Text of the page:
6. 6. Controversial texts  Informational texts: textbooks, owners‟ manuals, government documents.  Literary texts: novels, plays, poetry, epistolaries, scripts, journals, serials.  CCSS pushes for a focus on informational texts. However, Evers (2014), states: “reading literature enhances our moral imagination … it allows use to see how some complicated life situation, how different kinds of people respond to situations in various ways and how people solve their problems … and reading literature provides cultural enjoyment. With a focus on informational texts, this is going to be lost in the reading practices of our students.”  What is considered “controversial” in the era of the Common Core?  Literature? Is canonical literature now “controversial”? Is leisurely, reflective, “reading for the enjoyment of it” type reading now deemed – controversial? If not, where and how does personal reading fit into the English classroom?  Is young adult literature considered controversial? Themes about sex, violence, realism, science fiction, fantasy, urban experiences, rural experiences?  Is multicultural literature considered controversial? Where is there discussion about engaging in global literature present in academic standards for the American classroom?  Are formats controversial? Graphic novels, audiobooks, ebooks?
  7. 7. Literary imaginations  According to Dr. Sandra Strotsky, the Common Core prescribes about a 50/50 focus on literary and informational texts, K-12 (Jorrey, 2013).  This prescription „boxes in‟ what is determined/defined as “literature / literary” AND “complex”.  If high schoolers can‟t read beyond the 12th grade level, how does this prepare them for college level reading?  This prescription holds the potential to marginalize student choice and access to various literary genres.  How does a students‟ leisure reading tastes, habits, and choices find space in the Common Core classroom?  Texts that students read independently need to be included in the reading practices of the classroom.
  8. 8. Subjugated ways of knowing  Because everyone is unique and different, “consistency” is never guaranteed.  “Faction” and “relevant truth” (Korrey, 2013) – However, facts need to be taught, including basic writing mechanics, so that students‟ narratives can find appropriate relational spaces in academic and research discourse.  Rigor  Inquiry  Critical thinking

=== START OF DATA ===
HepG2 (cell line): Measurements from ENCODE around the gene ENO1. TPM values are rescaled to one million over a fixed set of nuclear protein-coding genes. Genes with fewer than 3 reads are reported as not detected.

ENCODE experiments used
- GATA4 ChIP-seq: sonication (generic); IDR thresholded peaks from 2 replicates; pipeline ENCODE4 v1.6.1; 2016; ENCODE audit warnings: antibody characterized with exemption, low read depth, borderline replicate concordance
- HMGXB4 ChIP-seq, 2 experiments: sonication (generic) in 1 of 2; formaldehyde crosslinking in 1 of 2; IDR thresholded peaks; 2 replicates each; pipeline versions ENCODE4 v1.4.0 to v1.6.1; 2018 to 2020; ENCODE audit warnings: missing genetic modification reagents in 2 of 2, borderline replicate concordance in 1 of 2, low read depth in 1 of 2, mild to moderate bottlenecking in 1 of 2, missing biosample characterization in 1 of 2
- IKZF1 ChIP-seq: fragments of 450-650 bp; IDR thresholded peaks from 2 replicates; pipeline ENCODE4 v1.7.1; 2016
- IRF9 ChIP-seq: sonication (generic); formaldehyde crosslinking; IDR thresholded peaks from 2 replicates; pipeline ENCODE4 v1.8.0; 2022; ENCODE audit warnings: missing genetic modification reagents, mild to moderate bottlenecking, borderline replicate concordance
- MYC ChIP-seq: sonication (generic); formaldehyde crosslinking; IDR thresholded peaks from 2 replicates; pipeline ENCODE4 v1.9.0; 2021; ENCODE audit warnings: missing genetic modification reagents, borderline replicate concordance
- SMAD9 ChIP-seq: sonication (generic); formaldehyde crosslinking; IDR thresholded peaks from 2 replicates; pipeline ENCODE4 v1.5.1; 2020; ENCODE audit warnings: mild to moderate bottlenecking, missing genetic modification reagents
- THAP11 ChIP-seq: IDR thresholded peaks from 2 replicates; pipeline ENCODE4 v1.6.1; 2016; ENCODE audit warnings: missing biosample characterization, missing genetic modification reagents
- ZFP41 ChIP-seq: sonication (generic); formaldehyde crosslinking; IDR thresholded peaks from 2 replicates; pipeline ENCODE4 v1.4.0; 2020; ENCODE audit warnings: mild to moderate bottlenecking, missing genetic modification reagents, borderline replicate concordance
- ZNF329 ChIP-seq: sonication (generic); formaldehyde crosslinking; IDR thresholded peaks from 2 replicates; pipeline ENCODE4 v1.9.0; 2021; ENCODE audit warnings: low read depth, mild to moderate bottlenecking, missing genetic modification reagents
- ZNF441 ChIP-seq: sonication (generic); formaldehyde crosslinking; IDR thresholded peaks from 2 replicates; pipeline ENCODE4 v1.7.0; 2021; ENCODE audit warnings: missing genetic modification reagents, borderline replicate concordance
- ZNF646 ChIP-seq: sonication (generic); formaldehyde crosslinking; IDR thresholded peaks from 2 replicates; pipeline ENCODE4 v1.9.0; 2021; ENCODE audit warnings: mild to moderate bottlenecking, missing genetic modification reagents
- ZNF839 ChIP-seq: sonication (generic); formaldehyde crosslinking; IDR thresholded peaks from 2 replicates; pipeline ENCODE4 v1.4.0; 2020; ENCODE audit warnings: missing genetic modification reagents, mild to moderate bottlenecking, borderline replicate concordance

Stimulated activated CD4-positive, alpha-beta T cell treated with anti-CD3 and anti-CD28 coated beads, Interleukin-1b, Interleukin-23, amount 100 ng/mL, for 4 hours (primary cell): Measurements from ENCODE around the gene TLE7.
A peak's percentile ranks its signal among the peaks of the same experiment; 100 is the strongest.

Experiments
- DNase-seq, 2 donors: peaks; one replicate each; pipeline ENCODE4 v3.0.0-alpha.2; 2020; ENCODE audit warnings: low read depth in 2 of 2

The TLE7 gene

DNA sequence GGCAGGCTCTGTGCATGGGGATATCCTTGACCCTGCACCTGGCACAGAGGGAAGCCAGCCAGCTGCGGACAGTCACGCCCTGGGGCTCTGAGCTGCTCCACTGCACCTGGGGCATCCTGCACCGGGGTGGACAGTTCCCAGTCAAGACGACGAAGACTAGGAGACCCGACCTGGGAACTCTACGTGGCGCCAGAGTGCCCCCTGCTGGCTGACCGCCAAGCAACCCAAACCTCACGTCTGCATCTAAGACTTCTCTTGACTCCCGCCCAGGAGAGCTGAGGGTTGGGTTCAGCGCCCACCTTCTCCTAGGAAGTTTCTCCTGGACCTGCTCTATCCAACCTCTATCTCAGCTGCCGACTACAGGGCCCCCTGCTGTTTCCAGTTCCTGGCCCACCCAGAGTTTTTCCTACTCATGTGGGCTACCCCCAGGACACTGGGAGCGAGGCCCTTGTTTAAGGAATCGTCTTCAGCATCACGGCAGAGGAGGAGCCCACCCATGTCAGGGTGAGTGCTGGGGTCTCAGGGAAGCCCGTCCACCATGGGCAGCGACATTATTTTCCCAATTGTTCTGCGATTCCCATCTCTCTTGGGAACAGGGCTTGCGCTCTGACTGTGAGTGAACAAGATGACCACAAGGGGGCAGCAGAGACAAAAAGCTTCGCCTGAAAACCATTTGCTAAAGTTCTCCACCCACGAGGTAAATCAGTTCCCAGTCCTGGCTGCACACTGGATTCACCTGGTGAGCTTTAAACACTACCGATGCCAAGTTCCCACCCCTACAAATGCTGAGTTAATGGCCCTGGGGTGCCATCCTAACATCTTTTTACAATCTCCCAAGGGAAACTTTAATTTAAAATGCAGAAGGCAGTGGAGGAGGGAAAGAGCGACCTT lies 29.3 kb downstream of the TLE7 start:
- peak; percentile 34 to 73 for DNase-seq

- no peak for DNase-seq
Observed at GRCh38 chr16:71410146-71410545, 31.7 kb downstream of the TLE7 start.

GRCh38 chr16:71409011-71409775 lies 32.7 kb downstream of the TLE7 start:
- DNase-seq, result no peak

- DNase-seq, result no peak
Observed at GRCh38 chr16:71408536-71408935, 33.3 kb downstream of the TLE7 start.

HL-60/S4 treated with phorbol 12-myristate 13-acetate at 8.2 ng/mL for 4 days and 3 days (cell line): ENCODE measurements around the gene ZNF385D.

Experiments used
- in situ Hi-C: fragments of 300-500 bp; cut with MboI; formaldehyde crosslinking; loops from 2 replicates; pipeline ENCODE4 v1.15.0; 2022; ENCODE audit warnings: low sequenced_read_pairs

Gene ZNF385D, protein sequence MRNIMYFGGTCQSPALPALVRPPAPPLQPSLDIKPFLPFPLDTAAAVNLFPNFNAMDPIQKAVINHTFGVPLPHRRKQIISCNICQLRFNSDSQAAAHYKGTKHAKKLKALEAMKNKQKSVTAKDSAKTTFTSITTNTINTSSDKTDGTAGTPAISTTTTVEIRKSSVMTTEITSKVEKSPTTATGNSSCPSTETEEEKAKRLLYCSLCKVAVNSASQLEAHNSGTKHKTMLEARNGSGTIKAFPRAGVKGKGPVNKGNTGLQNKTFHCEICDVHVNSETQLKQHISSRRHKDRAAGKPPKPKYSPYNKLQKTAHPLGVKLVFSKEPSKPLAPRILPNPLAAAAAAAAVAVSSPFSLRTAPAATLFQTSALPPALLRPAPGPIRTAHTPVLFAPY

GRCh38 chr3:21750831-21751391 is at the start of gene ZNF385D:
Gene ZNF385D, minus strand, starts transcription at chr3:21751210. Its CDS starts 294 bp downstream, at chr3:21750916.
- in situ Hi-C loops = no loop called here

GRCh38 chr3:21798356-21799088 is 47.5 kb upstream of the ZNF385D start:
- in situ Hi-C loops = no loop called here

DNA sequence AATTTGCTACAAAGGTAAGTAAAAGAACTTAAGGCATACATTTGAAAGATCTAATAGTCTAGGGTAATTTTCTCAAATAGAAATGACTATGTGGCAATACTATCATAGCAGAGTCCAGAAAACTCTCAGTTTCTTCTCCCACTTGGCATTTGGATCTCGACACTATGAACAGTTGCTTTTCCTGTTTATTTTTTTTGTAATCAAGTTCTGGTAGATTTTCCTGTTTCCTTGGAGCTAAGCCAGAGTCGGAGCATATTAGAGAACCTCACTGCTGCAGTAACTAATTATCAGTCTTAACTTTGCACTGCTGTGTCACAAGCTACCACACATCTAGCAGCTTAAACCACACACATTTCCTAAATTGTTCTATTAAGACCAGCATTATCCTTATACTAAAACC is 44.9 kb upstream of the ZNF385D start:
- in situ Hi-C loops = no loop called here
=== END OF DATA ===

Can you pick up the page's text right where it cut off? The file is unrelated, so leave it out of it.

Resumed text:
9. 9. Reading to transgress  Accepting that students‟ independent reading choices is also an independent learning choice, and we have no control over this aspect of their personal literacy practices.  Accepting that youth are human beings that know what they like to read, write, and think about, and need constructive, non-prescriptive spaces where they can talk about what they read, write, and think about.  Accepting that not everyone learns the same things in the same way at the same pace in the same contexts, thus “global” and “universal” is rarely, if ever, appropriate when engaging in the learning process.  Accepting that no matter what “new system” or “new technologies” come into society, the 4 C‟s are always in play as human-to-human interaction; and they are always “fuzzy” and nuanced, and organic. We have to accept the messiness of our humanness in learning contexts.
  10. 10. My Common Core ???s  What does “consistency” mean when CC is applied beyond the public school system?  How is “literacy” being defined?  What‟s a “complex text”? And who gets to define that?  Haven‟t teachers always incorporated the 4 C‟s?  In what ways are the 4 C‟s enacted to engage “21st century skills”?  Oh yeah, what are “21st century skills”, exactly? Are we technology here? If so, haven‟t we always dealt with “new technologies”? How is technology “new” in education?  What‟s “process”?  Does Common Core accommodate large class sizes (or has “process” come at the expense of individualized teaching and learning)?  When do students get a say on what and how they want to learn?  In other words, do students get to say, “I liked this book” or “I hated this book” and talk about that?  How does “my life” become a reflective learning resource? How does “my life” count as a literary/literacy experience in the Common Core classroom?  What happened to No Child Left Behind?  NCLB‟s goal was “universal proficiency by 2014” (Stoules via Jorrey, 2013).  2009, National Governor‟s Association created the CCSS.  Planning and implementation did not include higher ed faculty.  2010, CCSS adopted.  2013, CCSS starting to be implemented across the nation (so far, 44 states).
  11. 11. References  American Library Association. Introduction to Information Literacy. Chicago: ALA. Available: http://www.ala.org/acrl/issues/infolit/overview/intro  Anzur, T. & Evers, W. (2014, March 2). Sunday Morning News, KFI-AM 640, Los Angeles. Available: https://soundcloud.com/#terry-anzur/commoncore030214  Jorrey, K. (ed.). (2013). Concerned Parents Common Core Forum. Thousand Oaks, CA: Concerned Parents Conejo Valley. Available: https://www.youtube.com/watch?v=srYHUdSpuR0  National Governors Association Center for Best Practices, Council of Chief State School Officers. Common Core State Standards: English Language Arts. Washington, DC: National Governors Association Center for Best Practices, Council of Chief State School Officers.

×